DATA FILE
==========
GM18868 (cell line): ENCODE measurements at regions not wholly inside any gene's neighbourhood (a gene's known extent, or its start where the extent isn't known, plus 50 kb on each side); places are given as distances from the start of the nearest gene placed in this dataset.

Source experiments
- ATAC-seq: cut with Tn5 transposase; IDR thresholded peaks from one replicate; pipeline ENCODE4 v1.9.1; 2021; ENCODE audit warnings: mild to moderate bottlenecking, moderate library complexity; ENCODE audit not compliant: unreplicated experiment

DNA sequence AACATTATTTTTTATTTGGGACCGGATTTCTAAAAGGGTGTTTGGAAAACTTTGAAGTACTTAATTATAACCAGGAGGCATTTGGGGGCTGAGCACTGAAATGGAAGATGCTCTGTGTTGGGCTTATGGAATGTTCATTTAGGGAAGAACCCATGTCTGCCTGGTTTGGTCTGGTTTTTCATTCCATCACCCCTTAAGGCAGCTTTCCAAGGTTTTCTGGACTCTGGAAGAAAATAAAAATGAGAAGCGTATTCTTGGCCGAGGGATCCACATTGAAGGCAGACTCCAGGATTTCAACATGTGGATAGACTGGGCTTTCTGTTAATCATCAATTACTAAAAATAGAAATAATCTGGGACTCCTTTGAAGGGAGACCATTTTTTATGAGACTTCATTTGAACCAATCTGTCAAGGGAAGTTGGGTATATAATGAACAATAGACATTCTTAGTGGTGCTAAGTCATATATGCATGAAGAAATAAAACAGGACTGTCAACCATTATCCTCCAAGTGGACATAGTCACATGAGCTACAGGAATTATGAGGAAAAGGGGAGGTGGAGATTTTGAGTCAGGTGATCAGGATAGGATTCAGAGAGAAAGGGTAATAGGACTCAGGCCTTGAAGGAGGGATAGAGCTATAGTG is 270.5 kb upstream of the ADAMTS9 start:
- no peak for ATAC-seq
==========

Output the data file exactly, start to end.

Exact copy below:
GM18868 (cell line): ENCODE measurements at regions not wholly inside any gene's neighbourhood (a gene's known extent, or its start where the extent isn't known, plus 50 kb on each side); places are given as distances from the start of the nearest gene placed in this dataset.

Source experiments
- ATAC-seq: cut with Tn5 transposase; IDR thresholded peaks from one replicate; pipeline ENCODE4 v1.9.1; 2021; ENCODE audit warnings: mild to moderate bottlenecking, moderate library complexity; ENCODE audit not compliant: unreplicated experiment

DNA sequence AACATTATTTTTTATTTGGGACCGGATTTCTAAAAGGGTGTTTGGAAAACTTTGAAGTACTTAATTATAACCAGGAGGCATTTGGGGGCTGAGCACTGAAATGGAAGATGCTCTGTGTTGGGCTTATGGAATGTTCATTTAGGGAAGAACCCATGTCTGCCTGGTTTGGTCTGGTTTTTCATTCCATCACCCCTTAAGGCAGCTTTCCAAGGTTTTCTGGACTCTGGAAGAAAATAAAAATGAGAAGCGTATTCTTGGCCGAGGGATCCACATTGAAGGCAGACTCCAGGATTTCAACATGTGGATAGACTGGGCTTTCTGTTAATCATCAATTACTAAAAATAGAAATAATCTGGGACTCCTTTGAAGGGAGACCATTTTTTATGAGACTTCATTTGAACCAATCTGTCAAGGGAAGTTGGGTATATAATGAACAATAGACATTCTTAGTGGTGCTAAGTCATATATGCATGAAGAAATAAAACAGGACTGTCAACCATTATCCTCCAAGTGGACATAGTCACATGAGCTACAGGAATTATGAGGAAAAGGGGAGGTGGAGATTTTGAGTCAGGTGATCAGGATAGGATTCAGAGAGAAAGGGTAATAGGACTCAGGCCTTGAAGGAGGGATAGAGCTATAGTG is 270.5 kb upstream of the ADAMTS9 start:
- no peak for ATAC-seq